CINTRAFOR Scores Major Victory for Pacific Northwest Timber and Forest Products Industry

This past December, Professor Ivan Eastin of the Center for International Trade in Forest Products (CINTRAFOR) successfully teamed up with Dr. Daisuke Sasatani at Auburn University, the U.S. Embassy in Tokyo, Japan, and the Softwood Export Council to have Douglas-fir designated as a “local species” under a new softwood lumber subsidy program recently introduced in Japan. This is great news for the U.S. timber industry, ensuring that Douglas-fir grown and harvested in the U.S. Pacific Northwest maintains its access to the Japanese market.

Ivan Eastin

Douglas-fir logs being prepared for delivery to a local sawmill in Hiroshima.

The Wood Use Points Program, or WUPP, is a program designed to provide the domestic forestry and sawmill sectors in Japan with a competitive advantage by subsidizing the increased use of “local wood” species—such as sugi, hinoki and Japanese larch—in residential home construction. Homeowners and builders who use more than 50 percent of a “local wood” species in structural and non-structural end-use applications can receive as much as ¥600,000 in points. While the points don’t have a cash value, they can be redeemed for other products, such as energy-efficient windows or wooden furniture. “The size of the subsidy is huge,” says Eastin, the director of CINTRAFOR and lead author of the U.S. “local wood” submission. “The U.S. forest products industry stood to lose substantial market share as a result of these subsidies.”

While Douglas-fir is not indigenous to Japan, it is highly popular with local builders because of its unique combination of high-bending strength, durability, aesthetic appeal and reliability of supply. Douglas-fir is widely used in horizontal beam applications in traditional post and beam houses in Japan. In fact, more than 90 percent of the softwood products exported from the U.S. to Japan are Douglas-fir. Without gaining the “local wood” designation for U.S. Douglas-fir, the WUPP subsidy would have sharply reduced the demand for Douglas-fir products in Japan. A recent CINTRAFOR analysis estimates that the WUPP could have cost U.S. forest products exporters as much as $36 million over the 18-month duration of the subsidy program.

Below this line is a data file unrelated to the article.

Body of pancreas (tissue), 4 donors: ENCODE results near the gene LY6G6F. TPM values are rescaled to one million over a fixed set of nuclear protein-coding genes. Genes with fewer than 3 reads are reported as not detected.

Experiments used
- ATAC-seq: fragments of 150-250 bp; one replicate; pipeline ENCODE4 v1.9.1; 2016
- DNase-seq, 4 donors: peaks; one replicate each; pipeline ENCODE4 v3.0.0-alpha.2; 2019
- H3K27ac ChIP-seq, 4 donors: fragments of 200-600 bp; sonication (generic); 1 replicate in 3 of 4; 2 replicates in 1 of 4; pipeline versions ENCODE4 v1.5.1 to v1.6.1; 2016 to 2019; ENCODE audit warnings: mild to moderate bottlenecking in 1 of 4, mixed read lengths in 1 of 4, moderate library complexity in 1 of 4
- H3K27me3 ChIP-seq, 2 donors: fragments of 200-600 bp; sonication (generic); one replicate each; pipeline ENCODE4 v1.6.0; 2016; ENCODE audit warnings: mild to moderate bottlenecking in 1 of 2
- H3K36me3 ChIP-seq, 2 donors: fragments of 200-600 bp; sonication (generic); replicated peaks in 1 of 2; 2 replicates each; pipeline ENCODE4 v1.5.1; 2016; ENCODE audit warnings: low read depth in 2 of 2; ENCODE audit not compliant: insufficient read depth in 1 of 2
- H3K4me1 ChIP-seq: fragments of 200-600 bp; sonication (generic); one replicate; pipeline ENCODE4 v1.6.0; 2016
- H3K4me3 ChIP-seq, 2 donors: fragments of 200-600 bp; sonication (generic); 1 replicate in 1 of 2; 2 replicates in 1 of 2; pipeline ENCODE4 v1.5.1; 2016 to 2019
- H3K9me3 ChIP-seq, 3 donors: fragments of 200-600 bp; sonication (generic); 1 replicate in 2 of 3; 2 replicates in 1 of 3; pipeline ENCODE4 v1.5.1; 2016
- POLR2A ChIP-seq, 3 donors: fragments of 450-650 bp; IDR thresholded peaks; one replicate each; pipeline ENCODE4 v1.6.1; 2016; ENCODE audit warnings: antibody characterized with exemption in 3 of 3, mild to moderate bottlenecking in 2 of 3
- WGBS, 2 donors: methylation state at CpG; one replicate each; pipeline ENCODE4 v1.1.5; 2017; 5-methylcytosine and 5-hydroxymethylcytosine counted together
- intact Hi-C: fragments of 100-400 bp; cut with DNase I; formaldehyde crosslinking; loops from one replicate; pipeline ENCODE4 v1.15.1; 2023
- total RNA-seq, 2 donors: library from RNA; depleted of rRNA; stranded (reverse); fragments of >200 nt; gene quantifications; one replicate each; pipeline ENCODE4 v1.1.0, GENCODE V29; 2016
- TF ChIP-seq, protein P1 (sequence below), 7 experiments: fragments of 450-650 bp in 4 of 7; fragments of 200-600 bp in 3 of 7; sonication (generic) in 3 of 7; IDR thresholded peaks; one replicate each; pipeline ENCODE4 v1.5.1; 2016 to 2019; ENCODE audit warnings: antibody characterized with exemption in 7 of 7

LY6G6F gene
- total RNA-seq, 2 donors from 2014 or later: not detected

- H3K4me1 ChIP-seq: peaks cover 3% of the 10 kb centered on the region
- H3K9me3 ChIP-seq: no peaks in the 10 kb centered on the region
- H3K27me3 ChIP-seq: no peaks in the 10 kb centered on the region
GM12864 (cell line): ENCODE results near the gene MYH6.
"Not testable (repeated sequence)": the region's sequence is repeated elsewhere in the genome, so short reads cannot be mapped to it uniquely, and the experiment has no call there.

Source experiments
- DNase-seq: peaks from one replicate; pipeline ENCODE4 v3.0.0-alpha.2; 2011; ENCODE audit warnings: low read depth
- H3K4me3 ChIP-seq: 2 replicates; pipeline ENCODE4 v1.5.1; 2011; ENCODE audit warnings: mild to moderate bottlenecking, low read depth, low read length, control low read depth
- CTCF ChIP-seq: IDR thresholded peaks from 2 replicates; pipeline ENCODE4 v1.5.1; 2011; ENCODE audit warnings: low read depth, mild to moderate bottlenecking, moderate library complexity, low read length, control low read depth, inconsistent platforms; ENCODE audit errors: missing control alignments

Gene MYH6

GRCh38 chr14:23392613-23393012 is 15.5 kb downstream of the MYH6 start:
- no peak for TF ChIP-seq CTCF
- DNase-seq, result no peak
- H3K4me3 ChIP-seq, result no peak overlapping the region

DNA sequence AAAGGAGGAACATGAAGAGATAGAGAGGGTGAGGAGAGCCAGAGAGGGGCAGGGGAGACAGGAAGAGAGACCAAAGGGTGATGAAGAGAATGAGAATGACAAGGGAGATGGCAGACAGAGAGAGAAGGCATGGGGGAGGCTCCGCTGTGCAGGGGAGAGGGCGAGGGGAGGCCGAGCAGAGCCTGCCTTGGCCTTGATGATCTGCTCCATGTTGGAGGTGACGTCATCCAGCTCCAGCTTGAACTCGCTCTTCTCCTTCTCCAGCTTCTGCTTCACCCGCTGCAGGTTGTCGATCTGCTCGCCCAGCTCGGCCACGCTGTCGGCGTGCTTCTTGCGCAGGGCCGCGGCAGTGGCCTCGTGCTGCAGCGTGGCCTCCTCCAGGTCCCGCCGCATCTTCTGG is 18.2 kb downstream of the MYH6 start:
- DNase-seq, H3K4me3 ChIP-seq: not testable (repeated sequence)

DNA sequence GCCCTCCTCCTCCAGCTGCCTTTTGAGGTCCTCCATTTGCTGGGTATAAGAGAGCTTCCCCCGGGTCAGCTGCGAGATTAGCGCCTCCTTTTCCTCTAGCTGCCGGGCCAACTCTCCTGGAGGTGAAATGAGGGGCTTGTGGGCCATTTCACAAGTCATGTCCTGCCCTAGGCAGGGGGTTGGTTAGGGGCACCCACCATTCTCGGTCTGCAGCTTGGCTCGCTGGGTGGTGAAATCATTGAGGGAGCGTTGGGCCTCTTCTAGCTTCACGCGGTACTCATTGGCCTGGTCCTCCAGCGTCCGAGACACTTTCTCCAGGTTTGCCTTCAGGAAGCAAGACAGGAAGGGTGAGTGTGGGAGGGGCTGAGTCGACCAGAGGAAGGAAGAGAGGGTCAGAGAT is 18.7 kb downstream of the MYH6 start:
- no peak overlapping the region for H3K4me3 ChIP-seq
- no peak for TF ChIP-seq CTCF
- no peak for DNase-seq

Ivan Eastin

Douglas-fir precut lumber that will be used in traditional post and beam housing in Japan.

CINTRAFOR, an internationally recognized center of excellence located within the School of Environmental and Forest Sciences at the University of Washington, worked closely with Dr. Sasatani, the U.S. Embassy in Tokyo and the Softwood Export Council to demonstrate that U.S. Douglas-fir complied with the criteria established by the Japan Forestry Agency for gaining recognition as a “local wood” species. To make their case, CINTRAFOR needed to document that U.S. Douglas-fir satisfied three conditions: 1) that it is sustainably grown, 2) that it is legally harvested, and 3) that Douglas-fir wood products provide economic benefits to rural and mountain communities in Japan.

The first two conditions were fairly easy to demonstrate using forest inventory data provided by the Forest Inventory and Analysis Program of the U.S. Forest Service. To demonstrate compliance with the third criterion, an economic model was developed to estimate the economic contribution derived from processing Douglas-fir logs to lumber in sawmills located within four prefectures in Japan. Each of the “local wood” submissions was translated into Japanese by Dr. Sasatani with support from Tomoko Igarashi, the director of the American Softwoods Office in Tokyo.

It took three submissions—one in August, another in October, and then a third in December—before Japan’s National Land Afforestation Promotion Organization finally approved the inclusion of U.S. Douglas-fir under the WUPP program on December 17. This recognition marks the first, and only, case where an imported wood species has received “local wood” status under the WUPP program, and the designation will help U.S. forest products exporters maintain, and potentially increase, their market share within the Japanese market.

Photos © Ivan Eastin.

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